We wanted to keep you informed about the status of Maker Faire Pittsburgh. Children’s Museum of Pittsburgh will not be producing a Maker Faire this year due to the opening of Rube Goldberg™: The World of Hilarious Invention! Exhibit on October 13, and an exciting new project we are undertaking – the creation of museumlab in the former Carnegie Free Library of Allegheny. Learn more at Renovation of the historic Carnegie Free Library of Allegheny and museumlab.org.

We will be evaluating our role as a Maker Faire producer in the future.

We are so grateful for the amazing network of makers in our city, and to the supporters, attendees and everyone who helped produce Maker Faire Pittsburgh over the last few years!

Find out more about Pittsburgh makerspaces and projects at makepgh.org.

To find other Maker Faires around the world, visit makerfaire.com.

We appreciate your support of Maker Faire Pittsburgh!

– The Maker Faire Pittsburgh Team

Nearly 12,000 making enthusiasts took over Children’s Museum of Pittsburgh and Buhl Community Park October 13 – 15, 2017, on a beautiful fall weekend in Pittsburgh! Thank you to all who made Maker Faire Pittsburgh 2017 such a wonderful success.  Special thanks to our presenting sponsors Make: Magazine, Chevron, and the Grable Foundation, and awesome community partners and collaborators Assemble, Zero Fossil, Remake Learning and Nova Place.  You can see the compete sponsors list here.

Some highlights:

  • 200+ makers demonstrated a wide variety of disciplines, from robotics to honey making to circus arts
  • A 20-foot tall fire-breathing dragon stood watch over the Faire
  • Attendees enjoyed performances and workshops featuring on woodworking, sewing, puppetry, fire breathing and pottery
  • More than a dozen Power Racing teams competed in souped-up kids electric ride-on vehicles
  • Attendees came from 15 states as well as Canada
  • More than 2,000 students and educators participated at Remake Learning Education Friday

We’d love to get your feedback on this year’s Maker Faire Pittsburgh.  Just complete the survey(s) below that fits your role in the Faire and you’ll have a  chance to win a Hummingbird Duo robotic kit from Birdbrain Technologies.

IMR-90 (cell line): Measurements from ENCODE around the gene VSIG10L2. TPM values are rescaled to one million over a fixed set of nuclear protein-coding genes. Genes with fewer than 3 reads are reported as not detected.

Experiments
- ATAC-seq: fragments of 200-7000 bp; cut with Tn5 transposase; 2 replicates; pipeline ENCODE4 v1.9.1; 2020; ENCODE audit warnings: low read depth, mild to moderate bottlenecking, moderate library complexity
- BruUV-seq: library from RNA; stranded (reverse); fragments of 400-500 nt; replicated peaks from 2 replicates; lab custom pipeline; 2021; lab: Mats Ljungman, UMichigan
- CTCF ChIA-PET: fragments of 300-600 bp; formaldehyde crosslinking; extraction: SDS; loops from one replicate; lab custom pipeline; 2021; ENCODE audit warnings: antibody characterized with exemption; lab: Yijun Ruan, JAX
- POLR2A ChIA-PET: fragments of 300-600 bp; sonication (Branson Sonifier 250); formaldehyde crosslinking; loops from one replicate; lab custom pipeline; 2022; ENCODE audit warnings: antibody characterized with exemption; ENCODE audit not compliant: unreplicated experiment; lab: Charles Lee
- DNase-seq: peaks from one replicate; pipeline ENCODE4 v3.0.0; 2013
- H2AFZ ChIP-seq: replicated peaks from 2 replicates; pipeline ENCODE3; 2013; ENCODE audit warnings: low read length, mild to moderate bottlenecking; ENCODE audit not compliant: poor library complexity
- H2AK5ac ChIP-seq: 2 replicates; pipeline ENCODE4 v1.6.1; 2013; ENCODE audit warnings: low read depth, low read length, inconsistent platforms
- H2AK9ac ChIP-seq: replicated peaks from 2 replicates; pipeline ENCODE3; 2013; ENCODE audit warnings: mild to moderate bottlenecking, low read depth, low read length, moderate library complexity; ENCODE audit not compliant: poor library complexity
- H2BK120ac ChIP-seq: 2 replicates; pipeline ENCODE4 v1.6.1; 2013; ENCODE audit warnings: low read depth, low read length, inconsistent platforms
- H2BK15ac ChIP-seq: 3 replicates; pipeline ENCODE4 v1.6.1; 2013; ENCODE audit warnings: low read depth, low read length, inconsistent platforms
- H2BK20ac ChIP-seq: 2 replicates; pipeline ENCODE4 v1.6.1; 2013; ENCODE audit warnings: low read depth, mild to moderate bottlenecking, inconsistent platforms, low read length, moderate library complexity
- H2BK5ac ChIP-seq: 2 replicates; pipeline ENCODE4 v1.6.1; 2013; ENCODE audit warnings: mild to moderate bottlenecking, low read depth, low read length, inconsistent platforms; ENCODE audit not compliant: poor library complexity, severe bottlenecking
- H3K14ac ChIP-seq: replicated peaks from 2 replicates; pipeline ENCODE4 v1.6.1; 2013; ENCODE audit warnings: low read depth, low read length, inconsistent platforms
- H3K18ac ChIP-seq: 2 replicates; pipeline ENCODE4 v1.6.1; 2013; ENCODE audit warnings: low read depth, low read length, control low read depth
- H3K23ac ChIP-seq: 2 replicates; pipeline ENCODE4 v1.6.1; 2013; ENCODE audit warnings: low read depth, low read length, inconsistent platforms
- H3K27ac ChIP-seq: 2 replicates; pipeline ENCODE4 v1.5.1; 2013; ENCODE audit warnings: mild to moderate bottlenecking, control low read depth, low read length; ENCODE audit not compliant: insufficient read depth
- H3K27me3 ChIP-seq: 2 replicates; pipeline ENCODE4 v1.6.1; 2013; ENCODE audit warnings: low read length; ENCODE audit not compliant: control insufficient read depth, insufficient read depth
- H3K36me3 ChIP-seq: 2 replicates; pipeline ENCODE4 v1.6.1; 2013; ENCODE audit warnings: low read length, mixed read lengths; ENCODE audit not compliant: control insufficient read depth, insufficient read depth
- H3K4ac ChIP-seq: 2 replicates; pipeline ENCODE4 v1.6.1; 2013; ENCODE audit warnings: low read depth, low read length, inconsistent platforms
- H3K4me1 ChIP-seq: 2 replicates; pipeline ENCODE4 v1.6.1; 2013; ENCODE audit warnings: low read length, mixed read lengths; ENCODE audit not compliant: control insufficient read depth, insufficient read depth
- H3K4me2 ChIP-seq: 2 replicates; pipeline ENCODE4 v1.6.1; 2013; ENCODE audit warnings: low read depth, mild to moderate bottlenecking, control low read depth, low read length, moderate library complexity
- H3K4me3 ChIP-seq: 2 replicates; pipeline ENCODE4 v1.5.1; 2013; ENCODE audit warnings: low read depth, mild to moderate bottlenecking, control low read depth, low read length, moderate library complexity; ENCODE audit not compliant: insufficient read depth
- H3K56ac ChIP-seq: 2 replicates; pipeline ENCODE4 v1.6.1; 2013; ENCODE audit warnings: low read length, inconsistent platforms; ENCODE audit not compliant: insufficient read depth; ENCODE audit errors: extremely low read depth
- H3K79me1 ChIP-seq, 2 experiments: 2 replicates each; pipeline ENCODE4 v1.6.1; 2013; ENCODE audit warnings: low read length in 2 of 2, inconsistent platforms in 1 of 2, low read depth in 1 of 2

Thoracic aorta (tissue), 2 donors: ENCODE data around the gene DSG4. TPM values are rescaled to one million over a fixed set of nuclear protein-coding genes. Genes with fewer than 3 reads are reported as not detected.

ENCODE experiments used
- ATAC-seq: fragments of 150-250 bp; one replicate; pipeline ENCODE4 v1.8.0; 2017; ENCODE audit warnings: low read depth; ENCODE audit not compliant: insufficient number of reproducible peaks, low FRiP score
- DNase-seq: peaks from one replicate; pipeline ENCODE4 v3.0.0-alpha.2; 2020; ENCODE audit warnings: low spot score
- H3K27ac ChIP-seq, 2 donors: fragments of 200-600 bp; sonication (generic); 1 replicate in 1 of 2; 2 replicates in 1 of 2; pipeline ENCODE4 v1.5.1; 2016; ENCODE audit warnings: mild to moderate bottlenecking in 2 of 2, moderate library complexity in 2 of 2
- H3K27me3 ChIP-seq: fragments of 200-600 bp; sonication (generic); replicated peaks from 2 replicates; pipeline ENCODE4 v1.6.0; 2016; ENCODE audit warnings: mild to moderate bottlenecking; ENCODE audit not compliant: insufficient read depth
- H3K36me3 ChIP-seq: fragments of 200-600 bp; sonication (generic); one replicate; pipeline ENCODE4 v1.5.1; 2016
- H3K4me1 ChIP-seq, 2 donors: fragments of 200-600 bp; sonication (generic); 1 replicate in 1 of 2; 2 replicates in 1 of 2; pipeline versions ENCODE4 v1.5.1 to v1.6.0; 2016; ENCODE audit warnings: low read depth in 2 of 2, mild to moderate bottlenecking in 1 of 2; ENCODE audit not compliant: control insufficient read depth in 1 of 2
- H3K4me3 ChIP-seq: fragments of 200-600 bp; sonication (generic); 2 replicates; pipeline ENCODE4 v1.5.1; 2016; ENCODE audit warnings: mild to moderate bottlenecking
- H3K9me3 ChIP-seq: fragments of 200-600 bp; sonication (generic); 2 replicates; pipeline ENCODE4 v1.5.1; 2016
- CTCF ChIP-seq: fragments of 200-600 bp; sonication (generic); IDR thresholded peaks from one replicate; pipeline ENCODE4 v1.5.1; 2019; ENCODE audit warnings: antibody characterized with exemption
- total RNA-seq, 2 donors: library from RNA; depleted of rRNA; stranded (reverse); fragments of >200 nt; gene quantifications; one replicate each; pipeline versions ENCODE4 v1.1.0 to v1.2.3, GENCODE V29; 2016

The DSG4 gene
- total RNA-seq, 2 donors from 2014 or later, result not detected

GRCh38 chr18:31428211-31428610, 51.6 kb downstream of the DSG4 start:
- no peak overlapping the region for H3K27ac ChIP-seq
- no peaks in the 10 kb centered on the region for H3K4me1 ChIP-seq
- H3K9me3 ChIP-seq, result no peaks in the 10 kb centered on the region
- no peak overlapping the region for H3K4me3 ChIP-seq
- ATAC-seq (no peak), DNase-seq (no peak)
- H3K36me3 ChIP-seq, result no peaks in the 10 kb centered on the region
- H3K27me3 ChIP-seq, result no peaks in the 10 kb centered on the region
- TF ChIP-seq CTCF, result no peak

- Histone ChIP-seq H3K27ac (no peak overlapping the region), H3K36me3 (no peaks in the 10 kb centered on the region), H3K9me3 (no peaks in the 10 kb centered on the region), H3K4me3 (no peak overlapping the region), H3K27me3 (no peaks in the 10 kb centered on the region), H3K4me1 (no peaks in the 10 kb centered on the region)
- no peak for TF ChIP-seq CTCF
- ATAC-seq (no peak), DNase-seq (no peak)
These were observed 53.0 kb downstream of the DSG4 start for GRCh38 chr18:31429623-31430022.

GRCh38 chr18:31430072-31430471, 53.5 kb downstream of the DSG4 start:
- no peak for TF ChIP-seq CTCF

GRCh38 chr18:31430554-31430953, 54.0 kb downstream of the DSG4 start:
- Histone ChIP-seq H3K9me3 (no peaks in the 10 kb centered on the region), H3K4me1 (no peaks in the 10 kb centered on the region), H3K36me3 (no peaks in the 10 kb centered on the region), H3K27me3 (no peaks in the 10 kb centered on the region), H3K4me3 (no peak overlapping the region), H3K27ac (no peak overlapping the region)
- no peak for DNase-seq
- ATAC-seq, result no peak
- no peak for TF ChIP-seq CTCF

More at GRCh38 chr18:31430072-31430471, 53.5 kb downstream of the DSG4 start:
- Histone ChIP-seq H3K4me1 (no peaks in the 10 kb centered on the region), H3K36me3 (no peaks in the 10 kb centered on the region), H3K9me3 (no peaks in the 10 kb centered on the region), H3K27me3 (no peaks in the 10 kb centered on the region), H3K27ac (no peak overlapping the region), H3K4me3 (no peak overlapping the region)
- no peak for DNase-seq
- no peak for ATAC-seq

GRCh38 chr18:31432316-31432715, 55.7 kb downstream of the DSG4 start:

Check out a photo collection from the Faire here.  And please keep sharing your photos with us on Twitter, Facebook and Instagram using @makerfairepgh and #makerfairepgh17.

Written by Guest Writer: Katie Koffler, Making Spaces Project Manager

The weekend of Maker Faire, October 13, 14, and 15, was like listening to the most wonderful jazz. Everything came together – sounds from everywhere, different instruments all playing at the same time – and it all made sense.

Maker Faire is called ‘The Greatest Show (and Tell) on Earth,’ and is a family-friendly festival of innovation, creativity, and resourcefulness, and a celebration of the maker movement. This was Children’s Museum of Pittsburgh’s third, consecutive, full-sized Maker Faire and, in my humble opinion, our best yet!

For the weeks leading up to Maker Faire, MAKESHOP and the Art Studio had been working together to design an installation called ‘Circulate’. The idea was to take the practices from both MAKESHOP and the Art Studio and create a cohesive installation that would
welcome and engage visitors in hand-on activities.


On Friday, more than 2,000 students from schools around Pittsburgh came together to get an interactive sneak peak of makers and their projects at the Faire’s Remake Learning Education Friday.  Students were the first to get their hands on the dynamic world of Circulate, and the installation continued throughout the weekend.



What does a collaboration created by more than 15 staff and thousands of visitors look like? What does it feel like? What does it sound like?

It looks BRIGHT. It’s neon and pink and orange and it glows. There are circles everywhere. It looks like connection and homes and it is BIG.



It feels like wet papier mache used to form stalagmites, paper strips used for paper chains and cool, pink flagging tape connecting hoops made of black irrigation tubing.



It sounds like tribal drumming as many hands beat on the ends of cardboard tubes covered in tape, each tube producing a slightly different timber.

It sounds like questions and ideas and excitement.

It feels like that, too, and we loved it.

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